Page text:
• Facebook comments integrated into Skillshare website

At first glance, this seems like one heck of a strategy to manage every day but for most community managers, it’s just another day in the life. Danya was upfront with all of us and shared one of her biggest challenges: simply organizing this strategy. I couldn’t agree more. Organization is key and a daily routine needs to be implemented to stay on top of each element. Have an organizational tip for Danya? Please feel free to share in the comments below. She will be super grateful, we promise.

Lastly, the impressively creative Dave Brown shared his recommended sites for great content and some useful tools. Do check them out as they are guaranteed to make you smarter and cooler (Description of each link courtesy of Dave himself. Free of charge. Enjoy):

Turntable Kitchen | Connecting Food + Music [My San Francisco pal Kasey and her husband Matt whip up recipes and pair them with songs that go great with the dish. Genius.]

10 Answers. | Daily Answers From Creative Minds. [My friend Rebecca lives in NYC and puts together this weekly blog where she asks 10 questions to interesting peeps. It’s a goldmine of inspiration.]

The 99 Percent – It’s not about ideas. It’s about making ideas happen. [Just follow these guys. You’ll be better off for it. #duh]

Pulse News Reader for iPhone/iPad [One of my favorite mobile readers! I check this every morning before work to find out what’s going on with the sites and blogs I dig most. Great if you’re a visual person like me. It’s free for all devices (mobile, ipad, etc) and Holiday Matinee is a featured website!]

Behance Outfitter :: Products and Tools for Creative Professionals [There’s no denying my love of Behance. I’m reading Scott’s book right now, have ordered a bunch of these notebooks and couldn’t feel stronger about organizing the creative world.]

PSFK [I’m not a huge fan of their design but the content is great for keeping up with latest trends. Plus, my buddy Kyle works there and he’s legit.]

Twilk | Put your Twitter followers on your background [This would be really cool to try out on your blog or brands’ Twitter background. Puts your community front and center.]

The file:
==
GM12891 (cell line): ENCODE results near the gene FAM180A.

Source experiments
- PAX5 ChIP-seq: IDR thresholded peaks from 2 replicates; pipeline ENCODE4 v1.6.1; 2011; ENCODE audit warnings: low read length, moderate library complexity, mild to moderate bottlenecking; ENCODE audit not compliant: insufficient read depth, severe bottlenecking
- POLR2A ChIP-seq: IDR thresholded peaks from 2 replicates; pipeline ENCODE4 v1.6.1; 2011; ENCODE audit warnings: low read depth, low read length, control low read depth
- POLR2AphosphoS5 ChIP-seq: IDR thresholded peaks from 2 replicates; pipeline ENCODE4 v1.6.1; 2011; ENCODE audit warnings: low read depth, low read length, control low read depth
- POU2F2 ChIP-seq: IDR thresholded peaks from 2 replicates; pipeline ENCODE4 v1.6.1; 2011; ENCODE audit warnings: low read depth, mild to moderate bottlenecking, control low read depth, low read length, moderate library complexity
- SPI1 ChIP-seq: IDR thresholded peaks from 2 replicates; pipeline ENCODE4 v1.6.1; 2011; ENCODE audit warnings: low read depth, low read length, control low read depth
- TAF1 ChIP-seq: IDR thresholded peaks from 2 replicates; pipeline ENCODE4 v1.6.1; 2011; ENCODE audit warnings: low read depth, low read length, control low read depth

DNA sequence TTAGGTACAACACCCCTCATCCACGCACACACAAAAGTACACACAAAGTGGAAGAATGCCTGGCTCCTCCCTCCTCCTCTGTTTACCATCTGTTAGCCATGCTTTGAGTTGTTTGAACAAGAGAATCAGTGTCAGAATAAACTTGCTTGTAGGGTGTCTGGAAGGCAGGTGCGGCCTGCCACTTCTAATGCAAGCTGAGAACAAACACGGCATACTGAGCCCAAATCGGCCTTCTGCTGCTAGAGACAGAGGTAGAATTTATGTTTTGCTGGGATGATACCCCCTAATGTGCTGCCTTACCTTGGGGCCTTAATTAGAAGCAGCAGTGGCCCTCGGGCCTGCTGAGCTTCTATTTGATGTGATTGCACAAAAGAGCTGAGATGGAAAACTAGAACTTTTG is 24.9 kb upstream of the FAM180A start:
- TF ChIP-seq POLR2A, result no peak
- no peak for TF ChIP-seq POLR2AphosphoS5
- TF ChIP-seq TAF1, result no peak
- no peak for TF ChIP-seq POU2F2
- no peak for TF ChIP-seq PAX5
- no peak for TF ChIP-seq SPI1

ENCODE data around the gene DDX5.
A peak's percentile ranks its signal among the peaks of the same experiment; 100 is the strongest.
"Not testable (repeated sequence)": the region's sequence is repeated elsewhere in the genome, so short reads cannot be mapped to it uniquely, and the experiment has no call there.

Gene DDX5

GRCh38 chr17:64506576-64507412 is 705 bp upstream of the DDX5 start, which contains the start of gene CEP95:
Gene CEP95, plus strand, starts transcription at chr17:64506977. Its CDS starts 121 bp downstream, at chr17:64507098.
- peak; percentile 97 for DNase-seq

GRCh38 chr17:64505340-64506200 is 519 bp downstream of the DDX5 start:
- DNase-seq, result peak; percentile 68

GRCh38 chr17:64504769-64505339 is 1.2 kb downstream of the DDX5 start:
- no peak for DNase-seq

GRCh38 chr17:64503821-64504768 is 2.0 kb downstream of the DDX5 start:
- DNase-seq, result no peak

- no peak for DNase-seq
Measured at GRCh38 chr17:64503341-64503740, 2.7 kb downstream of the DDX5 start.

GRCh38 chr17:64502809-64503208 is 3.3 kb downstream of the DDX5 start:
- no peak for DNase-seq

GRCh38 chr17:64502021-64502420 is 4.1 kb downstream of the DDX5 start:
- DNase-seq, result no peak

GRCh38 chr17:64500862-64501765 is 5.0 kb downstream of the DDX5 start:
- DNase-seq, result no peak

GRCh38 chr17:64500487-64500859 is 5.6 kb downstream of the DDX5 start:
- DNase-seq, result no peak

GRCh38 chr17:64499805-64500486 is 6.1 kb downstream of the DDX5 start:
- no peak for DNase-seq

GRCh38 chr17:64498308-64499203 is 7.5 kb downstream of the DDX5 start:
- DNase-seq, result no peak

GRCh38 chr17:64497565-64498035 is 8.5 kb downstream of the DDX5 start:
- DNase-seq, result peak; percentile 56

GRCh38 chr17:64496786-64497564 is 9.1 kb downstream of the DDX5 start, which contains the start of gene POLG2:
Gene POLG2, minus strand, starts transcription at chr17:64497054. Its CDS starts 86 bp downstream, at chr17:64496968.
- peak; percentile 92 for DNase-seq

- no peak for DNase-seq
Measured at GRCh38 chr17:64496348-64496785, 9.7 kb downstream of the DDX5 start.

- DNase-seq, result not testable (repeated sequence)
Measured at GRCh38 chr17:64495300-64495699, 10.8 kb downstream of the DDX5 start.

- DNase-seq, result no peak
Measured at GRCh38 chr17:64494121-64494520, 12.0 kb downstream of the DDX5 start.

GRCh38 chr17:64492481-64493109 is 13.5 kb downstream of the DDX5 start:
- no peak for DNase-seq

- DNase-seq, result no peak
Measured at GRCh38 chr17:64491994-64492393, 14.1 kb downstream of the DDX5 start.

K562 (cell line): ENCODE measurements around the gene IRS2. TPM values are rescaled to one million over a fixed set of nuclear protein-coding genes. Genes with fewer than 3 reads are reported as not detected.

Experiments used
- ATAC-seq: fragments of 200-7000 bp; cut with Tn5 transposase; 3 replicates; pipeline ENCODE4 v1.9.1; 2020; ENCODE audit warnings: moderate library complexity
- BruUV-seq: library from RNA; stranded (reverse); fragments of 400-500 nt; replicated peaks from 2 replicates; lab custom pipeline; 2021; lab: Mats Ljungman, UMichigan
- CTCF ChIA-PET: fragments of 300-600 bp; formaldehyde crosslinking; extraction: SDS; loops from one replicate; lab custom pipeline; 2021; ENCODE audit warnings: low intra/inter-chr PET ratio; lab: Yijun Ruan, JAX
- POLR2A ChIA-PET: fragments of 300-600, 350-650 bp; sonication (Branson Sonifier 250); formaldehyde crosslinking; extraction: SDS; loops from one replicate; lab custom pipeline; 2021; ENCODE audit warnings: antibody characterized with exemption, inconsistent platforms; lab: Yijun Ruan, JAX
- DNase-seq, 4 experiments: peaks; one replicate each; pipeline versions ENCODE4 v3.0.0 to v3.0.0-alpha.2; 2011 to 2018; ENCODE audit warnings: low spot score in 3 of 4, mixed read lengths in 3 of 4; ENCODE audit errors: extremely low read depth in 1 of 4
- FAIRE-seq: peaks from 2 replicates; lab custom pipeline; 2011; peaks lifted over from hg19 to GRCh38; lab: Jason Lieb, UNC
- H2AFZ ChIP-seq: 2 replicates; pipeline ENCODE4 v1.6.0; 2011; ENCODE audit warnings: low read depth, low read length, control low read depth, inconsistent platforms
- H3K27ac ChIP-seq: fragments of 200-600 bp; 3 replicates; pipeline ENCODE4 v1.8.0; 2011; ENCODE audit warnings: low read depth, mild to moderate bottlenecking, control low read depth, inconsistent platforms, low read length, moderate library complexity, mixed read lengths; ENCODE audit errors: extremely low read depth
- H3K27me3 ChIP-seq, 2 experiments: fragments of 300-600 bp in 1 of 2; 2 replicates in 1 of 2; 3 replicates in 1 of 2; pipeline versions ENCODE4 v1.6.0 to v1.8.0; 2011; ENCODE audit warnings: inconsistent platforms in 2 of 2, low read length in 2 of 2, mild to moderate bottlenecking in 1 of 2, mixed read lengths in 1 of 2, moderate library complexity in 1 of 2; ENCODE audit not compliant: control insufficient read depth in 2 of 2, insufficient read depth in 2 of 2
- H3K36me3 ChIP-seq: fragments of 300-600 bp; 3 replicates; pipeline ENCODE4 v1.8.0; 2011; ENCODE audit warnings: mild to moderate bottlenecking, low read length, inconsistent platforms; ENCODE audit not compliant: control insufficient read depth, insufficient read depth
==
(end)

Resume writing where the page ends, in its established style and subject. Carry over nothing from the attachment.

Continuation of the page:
TweetBeep – Twitter alerts [Free and easy to set up. If you’re a freelance social media pro, be sure to hook this up for your clients.]

Twilert – Twitter alerts via email [Another free and easy to use tracking tool. It’s like Google Alerts for social media.]

Mail Chimp Social Media Guide [Mail Chimp has great emails and customer service but often overlooked are their awesome guides.

Hope you found this post helpful! Be sure to join the group and meet us out at the next one!


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About the author

Nick Rovisa

I'm a digital account executive with Ruder Finn in NYC. I find pleasure in connecting with new people and brainstorming innovative ideas. I don't claim to know everything, but I do occasionally organize my thoughts and post them on my blog should you be interested in reading them. I'm also a self-proclaimed foodie and a professional appreciator of design. Other things that interest me are (in no particular order): sports, logos and branding, music, technology, documentaries, deep conversations, and online activism.


Great recap, Nick! We're lucky to have you at the meetup connecting with others and taking notes to share the content with others who are unable to attend. I'm excited to continue our IRL discussions online.


Those of us who aren't in NYC thank you for the detailed recap :) We can live vicariously...


Nice thorough write-up! I definitely thought the site recommendations at the end of the meetup were an added bonus -- great to have them written down online.


  1. […] leveled the playing field, challenged us to be more creative in our marketing, and roughly 43% of the time, you’re funding our dreams. Yes, this makes me incredibly happy and the world is better off […]